Hunting an area I've never been before
In my last post, I shared some tips on how I digitally scout a hunting area using contour maps. The biggest benefit to this practice is the ability to reduce the amount of area that you would need to scout on foot. White tail bucks tend to only sleep in areas where they have protection and advantage to smell and see their surroundings, so it helps to find those areas on a map first.
I woke up at 3AM the next morning to drive out to Pennsylvania in an attempt to search for these elusive white tail bucks but the moment I arrived at the parking lot, I immediately realized that the plan was already in the trash can.
Plan does not go well
The immediate forest beyond the walking trail is filled with what is called an "interior forest" which is a portion of the forest that is covered with thick bushes that comprised of thorny vines. Needless to say, the interior forest is largely impenetrable without a machete and something to stomp down the thorny bushes (both of which I do not own). But this is also where a white tail deer's thick hair and hide can effortlessly jump through, so there must be deer hiding in here. It's a good sign for presence of bucks but largely un-huntable without tremendous efforts to enter the interior forest.
This is the interior forest
Bucks have no trouble prancing right on though this thicket of thorns, if they needed to escape danger
The scouting areas that I previously marked up were inaccessible so I had to switch to plan B, which was looking for open game trails created by deer that commonly travel in this area. That meant I had to walk along the man made path and keep my eyes wide open for thing openings in the tickets, about 1' wide. To my benefit, the sun was rising and the path was easily visible.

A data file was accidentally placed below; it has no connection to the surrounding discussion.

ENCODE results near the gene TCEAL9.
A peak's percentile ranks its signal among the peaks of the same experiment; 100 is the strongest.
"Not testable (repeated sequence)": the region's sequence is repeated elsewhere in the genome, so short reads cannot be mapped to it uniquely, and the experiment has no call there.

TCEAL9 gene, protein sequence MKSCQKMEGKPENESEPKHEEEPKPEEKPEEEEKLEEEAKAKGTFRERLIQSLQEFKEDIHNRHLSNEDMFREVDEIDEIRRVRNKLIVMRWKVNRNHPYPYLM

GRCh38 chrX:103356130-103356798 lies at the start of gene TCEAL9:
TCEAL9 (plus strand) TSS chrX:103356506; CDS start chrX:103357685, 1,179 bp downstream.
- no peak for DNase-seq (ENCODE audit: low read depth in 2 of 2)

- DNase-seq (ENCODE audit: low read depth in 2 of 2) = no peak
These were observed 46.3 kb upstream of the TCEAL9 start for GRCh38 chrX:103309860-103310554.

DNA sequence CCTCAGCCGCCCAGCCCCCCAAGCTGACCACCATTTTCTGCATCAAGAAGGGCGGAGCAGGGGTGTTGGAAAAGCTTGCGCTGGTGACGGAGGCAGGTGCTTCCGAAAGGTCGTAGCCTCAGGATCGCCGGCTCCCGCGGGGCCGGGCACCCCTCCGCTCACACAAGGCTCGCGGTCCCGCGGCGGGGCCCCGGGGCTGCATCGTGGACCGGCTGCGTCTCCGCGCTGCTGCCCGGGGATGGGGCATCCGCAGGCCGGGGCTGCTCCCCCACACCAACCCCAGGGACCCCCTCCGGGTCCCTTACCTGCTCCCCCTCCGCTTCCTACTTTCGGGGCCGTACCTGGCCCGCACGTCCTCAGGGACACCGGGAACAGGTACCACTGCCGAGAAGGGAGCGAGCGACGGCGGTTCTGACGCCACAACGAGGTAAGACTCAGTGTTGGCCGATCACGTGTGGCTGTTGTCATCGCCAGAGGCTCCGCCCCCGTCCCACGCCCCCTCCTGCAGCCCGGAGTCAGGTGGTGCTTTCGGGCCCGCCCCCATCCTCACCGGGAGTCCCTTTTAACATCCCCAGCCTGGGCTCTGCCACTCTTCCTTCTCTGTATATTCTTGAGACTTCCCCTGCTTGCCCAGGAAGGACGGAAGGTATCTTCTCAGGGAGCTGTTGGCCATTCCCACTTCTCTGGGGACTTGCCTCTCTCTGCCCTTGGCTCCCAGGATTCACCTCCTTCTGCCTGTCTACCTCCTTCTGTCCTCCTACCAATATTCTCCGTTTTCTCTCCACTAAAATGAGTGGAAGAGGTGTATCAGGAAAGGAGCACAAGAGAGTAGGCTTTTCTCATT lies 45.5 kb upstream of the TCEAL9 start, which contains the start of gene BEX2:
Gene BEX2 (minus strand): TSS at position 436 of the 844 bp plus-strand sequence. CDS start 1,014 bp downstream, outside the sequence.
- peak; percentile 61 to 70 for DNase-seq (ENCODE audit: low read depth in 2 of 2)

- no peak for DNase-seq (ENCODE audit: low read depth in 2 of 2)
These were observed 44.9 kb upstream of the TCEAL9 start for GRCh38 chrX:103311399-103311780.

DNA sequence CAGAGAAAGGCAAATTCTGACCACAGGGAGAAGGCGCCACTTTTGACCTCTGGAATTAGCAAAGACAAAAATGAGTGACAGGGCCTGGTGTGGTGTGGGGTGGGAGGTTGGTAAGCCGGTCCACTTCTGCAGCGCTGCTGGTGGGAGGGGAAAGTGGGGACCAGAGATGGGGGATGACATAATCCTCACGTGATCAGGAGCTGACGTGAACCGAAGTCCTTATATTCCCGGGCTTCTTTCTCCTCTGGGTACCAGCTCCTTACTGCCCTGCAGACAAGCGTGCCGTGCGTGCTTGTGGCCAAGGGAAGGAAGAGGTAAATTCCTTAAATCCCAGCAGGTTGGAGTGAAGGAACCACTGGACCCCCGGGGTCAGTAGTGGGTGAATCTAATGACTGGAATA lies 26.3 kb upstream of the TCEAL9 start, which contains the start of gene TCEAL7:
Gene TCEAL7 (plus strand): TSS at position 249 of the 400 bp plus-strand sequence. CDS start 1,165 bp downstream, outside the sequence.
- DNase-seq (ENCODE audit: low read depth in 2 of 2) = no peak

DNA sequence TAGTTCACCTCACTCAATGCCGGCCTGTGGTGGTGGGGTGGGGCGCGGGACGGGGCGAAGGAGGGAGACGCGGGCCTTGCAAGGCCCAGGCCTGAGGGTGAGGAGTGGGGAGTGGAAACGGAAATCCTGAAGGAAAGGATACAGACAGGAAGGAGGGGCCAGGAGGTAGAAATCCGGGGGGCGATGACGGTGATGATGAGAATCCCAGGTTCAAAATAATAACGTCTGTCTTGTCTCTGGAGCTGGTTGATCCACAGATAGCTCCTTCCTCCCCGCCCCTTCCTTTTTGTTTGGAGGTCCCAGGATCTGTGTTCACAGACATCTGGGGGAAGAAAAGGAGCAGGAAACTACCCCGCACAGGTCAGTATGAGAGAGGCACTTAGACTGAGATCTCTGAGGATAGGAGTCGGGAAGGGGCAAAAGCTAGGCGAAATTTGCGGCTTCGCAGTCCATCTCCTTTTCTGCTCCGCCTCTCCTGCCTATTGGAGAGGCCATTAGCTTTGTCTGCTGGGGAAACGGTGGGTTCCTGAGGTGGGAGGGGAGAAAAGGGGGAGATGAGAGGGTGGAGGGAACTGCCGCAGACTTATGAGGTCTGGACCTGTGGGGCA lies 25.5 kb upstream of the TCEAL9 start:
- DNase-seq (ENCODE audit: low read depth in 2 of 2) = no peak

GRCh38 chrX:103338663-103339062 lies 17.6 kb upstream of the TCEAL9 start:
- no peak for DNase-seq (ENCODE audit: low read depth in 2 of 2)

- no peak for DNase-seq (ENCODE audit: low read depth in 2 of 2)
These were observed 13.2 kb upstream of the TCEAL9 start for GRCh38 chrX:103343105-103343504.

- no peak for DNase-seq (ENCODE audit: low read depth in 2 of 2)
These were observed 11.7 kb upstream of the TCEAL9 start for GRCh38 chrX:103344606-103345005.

As I slowly crept along the trail, I began to notice the signs of deer, many in fact. There were droppings, recently eaten mast crops and tracks. Along my travel, I accidentally bumped 3 deer who were bedding behind fallen trees and large rocks which gave them physical cover. All of the deer were on right side of the trail, which meant they had the wind against their backs. I think that the sloped areas that I was attempting to hunt were to difficult to get to, even for the deer and especially if there is minimal hunting pressure (its not gun season yet).
Fresh rubs and fresh trails
The greatest part of my scouting trip was the following image. I bumped a deer hiding behind a tree and then walked around his "bedroom" and saw fresh droppings and an abundance of rubs, which are indicative to buck behavior during the rut (their mating season).
Rubs are a means of marking territory for bucks. They use their antlers and rub the tree to remove the bark, signifying their presence and dominance in the area. It definitely means that there is a buck calling this spot his bedroom. Unfortunately, gun season starts on Monday which means that this buck is likely to get shot if it doesn't realize whats up. I still get a crack at him in the late bow season which begins Dec 26 to Jan 26. Hopefully this buck is still alive then or there are other bucks in the area that have retreated deeper into the interior forest.